How to recognise burnout?

Burnout is never something that happens overnight. The symptoms come and go and increase until a threshold is crossed. The symptoms that can tell you that burnout is imminent or happening, are listed below (source: www.psychologytoday.com).

  • Signs of physical and emotional exhaustion:
  1. Chronic fatigue. In the early stages, you may feel a lack energy and feel tired most days. In the latter stages, you feel physically and emotionally exhausted, drained, and depleted, and you may feel a sense of dread for what lies ahead on any given day. I wasn't able to sit upright for most of the day.
  2. Insomnia. In the early stages, you may have trouble falling asleep or staying asleep one or two nights a week. In the latter stages, insomnia may turn into a persistent, nightly ordeal; as exhausted as you are, you can't sleep.
  3. Forgetfulness/impaired concentration and attention. Lack of focus and mild forgetfulness are early signs. Later, the problems may get to the point where you can't get your work done and everything begins to pile up. Like I was having problems planning and organising simple tasks like cooking, schoolrun, packing bags, choosing groceries, making lists. Impossible. Talking on the phone or finishing a sentence took all my energy.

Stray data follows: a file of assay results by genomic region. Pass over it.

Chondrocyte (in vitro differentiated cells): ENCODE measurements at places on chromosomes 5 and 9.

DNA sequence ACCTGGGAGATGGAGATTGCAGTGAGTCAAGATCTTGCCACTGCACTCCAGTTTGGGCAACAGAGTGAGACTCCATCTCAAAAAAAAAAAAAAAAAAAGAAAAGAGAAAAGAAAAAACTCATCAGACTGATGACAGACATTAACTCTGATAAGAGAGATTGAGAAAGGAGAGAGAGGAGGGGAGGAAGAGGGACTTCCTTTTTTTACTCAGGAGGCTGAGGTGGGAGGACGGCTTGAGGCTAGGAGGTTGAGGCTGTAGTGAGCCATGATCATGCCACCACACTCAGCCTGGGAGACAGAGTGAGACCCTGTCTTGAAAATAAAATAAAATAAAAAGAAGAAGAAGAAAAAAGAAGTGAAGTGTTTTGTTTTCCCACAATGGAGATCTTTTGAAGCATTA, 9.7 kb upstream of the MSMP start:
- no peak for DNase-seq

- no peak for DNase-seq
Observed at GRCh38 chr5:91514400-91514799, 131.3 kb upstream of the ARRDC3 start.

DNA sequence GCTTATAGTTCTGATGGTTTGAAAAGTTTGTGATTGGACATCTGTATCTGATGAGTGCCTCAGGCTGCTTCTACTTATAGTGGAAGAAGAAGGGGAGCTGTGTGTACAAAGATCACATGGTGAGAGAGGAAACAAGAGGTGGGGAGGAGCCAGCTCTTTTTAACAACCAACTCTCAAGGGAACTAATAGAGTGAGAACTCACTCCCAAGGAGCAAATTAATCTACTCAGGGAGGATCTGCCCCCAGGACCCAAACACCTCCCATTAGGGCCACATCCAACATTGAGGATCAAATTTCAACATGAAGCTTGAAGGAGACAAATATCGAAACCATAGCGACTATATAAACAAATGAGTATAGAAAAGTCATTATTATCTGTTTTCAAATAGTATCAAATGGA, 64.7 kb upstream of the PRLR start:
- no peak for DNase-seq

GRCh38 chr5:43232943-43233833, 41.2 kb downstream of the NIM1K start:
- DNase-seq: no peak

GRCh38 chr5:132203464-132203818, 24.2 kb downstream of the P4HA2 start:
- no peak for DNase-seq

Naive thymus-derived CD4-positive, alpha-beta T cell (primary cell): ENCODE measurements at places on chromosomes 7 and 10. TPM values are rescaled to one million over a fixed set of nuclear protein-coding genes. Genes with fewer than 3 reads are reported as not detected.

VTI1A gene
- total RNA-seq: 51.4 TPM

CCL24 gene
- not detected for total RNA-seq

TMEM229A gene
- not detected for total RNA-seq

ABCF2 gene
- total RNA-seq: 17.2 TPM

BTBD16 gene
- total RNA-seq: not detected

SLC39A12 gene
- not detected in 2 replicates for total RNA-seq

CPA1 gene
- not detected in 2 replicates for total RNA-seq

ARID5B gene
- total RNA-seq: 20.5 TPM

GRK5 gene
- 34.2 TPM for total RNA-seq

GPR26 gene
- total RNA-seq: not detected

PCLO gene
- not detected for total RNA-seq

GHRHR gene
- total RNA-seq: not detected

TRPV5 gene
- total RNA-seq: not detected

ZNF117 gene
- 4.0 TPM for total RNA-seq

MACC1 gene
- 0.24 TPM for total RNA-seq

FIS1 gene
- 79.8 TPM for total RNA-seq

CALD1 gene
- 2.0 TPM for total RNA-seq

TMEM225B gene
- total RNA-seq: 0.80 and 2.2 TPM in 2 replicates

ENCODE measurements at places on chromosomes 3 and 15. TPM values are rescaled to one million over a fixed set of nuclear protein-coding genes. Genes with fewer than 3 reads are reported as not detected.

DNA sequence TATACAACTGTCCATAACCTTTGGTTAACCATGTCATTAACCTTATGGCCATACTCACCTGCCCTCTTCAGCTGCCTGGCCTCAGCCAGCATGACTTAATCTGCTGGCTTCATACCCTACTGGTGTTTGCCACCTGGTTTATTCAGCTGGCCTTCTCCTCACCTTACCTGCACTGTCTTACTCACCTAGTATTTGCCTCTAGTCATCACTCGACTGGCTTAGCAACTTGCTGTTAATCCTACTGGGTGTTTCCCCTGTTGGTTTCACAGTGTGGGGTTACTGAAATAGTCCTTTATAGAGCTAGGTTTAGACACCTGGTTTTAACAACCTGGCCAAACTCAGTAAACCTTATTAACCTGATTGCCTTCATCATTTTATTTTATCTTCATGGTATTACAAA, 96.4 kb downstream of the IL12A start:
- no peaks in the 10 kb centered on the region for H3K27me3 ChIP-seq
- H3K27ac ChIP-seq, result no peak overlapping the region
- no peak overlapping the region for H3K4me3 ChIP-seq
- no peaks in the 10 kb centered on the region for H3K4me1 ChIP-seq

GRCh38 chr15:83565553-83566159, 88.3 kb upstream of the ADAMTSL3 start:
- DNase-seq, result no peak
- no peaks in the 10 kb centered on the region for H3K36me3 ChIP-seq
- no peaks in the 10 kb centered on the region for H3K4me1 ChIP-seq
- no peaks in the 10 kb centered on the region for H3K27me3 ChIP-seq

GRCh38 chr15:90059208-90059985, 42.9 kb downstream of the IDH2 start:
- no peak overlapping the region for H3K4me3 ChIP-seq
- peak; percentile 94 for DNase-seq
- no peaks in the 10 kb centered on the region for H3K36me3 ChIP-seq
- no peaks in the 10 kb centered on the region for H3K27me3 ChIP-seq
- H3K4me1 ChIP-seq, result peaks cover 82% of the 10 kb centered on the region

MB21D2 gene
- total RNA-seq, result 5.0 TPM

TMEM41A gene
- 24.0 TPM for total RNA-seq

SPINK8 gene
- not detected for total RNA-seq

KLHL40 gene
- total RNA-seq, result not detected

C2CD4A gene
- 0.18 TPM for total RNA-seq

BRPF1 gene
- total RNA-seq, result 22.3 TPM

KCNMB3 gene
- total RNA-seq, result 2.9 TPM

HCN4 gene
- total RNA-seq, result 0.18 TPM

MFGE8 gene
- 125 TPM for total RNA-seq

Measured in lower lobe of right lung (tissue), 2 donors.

4. Physical symptoms. Physical symptoms may include chest pain, heart palpitations, shortness of breath, gastrointestinal pain, dizziness, fainting, and/or headaches (all of which should be medically assessed). I was assessed for arrthythmia attacks.
  5. Increased illness. Because your body is depleted, your immune system becomes weakened, making you more vulnerable to infections, colds, flu, and other immune-related medical problems. It's better I don't go into this... the list is endless.
  6. Loss of appetite. In the early stages, you may not feel hungry and may skip a few meals. In the latter stages, you may lose your appetite all together and begin to lose a significant amount of weight.
  7. Anxiety. Early on, you may experience mild symptoms of tension, worry, and edginess. As you move closer to burnout, the anxiety may become so serious that it interferes in your ability to work productively and may cause problems in your personal life. I wasn't able to drive or use public transportation because of my anxiety, something I've never had before.
  8. Depression. In the early stages, you may feel mildly sad, occasionally hopeless, and you may experience feelings of guilt and worthlessness as a result. At its worst, you may feel trapped, severely depressed, and think the world would be better off without you. (If your depression is to this point, you should seek professional help immediately.)